URBANA — A 15-year-old boy was sentenced Monday to five years in juvenile prison in connection with his role in a Sept. 14 shootout outside Booker T. Washington STEM Academy in Champaign.
The teen pleaded guilty Sept. 22 before Champaign County Judge Roger Webber to unlawful possession of a firearm within 1,000 feet of a school.
He was one of five youths arrested in connection with the incident in which two groups starting shooting at each other a block away from the school and across the city line in the 1400 block of Eads Street in Urbana while students were outdoors. No one was injured.
Arguing that the teen should be sentenced to prison, Assistant State’s Attorney Edward Brandt gave the judge five pictures from the teen’s phone showing him brandishing a pistol.
The pictures, including one of him holding a gun on a playground, were taken between Aug. 8 and Sept. 8.
Brandt argued that the teen needed substance-abuse treatment, which he could receive in prison, and that his involvement in the “Wild West shootout” showed an escalation from his past crimes of possession of stolen property, motor vehicle theft, resisting police, aggravated battery, car burglaries and mob action.
Brandt noted that the teen had two previous community-based sentences in 2021 and 2022, but had not complied with the conditions of probation, such as going to school or getting help for excessive cannabis use.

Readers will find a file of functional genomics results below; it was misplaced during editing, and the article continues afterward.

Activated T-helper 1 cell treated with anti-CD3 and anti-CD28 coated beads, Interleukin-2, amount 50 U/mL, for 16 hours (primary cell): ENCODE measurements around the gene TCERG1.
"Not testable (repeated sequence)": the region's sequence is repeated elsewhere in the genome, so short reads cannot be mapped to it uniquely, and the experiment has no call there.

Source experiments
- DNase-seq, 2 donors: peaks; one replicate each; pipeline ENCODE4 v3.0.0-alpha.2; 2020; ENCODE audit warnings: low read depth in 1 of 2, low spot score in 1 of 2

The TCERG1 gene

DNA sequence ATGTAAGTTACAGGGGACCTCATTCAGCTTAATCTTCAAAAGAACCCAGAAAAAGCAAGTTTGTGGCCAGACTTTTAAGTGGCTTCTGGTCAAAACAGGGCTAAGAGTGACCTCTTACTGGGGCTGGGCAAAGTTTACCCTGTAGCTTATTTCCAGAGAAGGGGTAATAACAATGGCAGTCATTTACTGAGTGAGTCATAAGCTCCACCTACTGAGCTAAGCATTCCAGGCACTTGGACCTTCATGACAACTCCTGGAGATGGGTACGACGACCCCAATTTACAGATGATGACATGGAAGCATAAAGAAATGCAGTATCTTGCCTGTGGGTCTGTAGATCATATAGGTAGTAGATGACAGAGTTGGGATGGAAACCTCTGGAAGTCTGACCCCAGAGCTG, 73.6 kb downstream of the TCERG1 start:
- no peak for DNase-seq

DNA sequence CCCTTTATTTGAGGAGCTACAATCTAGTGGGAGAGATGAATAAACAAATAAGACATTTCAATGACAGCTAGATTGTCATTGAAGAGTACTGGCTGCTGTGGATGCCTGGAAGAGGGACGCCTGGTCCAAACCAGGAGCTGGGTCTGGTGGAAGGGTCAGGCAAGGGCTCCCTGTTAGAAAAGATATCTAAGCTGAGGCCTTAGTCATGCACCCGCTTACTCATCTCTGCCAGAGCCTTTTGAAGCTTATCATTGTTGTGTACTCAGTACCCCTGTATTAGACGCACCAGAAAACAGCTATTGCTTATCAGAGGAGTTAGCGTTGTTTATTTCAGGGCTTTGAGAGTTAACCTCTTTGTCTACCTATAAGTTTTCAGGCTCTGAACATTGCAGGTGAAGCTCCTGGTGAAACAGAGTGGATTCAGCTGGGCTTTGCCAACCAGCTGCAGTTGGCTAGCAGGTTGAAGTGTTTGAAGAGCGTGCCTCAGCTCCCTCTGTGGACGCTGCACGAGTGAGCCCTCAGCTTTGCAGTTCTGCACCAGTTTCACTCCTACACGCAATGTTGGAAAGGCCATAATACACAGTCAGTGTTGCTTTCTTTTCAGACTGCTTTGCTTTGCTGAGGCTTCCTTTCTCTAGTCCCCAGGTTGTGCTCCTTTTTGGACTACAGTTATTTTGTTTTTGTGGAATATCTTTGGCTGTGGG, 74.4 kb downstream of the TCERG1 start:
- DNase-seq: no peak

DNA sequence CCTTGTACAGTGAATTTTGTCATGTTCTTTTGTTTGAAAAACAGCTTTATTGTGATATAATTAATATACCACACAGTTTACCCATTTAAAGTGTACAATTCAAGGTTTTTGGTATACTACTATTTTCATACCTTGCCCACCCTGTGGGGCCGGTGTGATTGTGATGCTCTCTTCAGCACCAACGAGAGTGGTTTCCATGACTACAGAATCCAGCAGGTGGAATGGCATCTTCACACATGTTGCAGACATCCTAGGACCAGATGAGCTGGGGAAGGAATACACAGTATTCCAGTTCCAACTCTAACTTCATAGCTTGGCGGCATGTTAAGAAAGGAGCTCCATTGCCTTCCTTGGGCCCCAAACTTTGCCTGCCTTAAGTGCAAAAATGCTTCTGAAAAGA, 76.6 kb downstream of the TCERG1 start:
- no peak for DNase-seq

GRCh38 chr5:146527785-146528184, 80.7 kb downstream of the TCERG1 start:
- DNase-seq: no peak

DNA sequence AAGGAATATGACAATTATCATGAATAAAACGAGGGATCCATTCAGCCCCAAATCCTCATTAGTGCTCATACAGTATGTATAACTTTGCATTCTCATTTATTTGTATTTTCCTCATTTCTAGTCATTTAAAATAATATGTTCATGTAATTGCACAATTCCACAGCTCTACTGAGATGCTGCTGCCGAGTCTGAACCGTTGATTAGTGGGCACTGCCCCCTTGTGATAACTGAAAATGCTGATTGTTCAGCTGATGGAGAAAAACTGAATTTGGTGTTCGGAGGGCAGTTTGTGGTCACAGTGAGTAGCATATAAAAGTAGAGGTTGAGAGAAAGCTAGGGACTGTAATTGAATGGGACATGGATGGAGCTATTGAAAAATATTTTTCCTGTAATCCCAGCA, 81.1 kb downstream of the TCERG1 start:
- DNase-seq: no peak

“When he saw all the chances he got, he assumed nothing would happen to him,” Brandt said.
Assistant Public Defender Katie Jessup argued her client should be sentenced to probation or at least a continuance on his sentencing to attend a pending appointment with a psychologist and to see what Champaign school district officials intend to do about letting him return to the classroom. Jessup also provided the judge a letter written by the 15-year-old.
“I think I can do better and I know I can do better,” the teen said to Webber.
Siding with the state, Webber said it appeared the teen was only engaging in services like recent counseling to avoid being locked up.
Webber said his cellphone photographs show that the teen wants to appear armed, but conceded there was no overwhelming evidence to show that he was personally firing during the Sept. 14 shootout.
Brandt said the teen was identified by witnesses and video surveillance from the school.
Police recovered two guns, several magazines and almost 400 bullets after they arrested the 15-year-old and four other youths ranging in age from 11 to 18 who have also been charged in connection with the shootout. Their cases remain unresolved.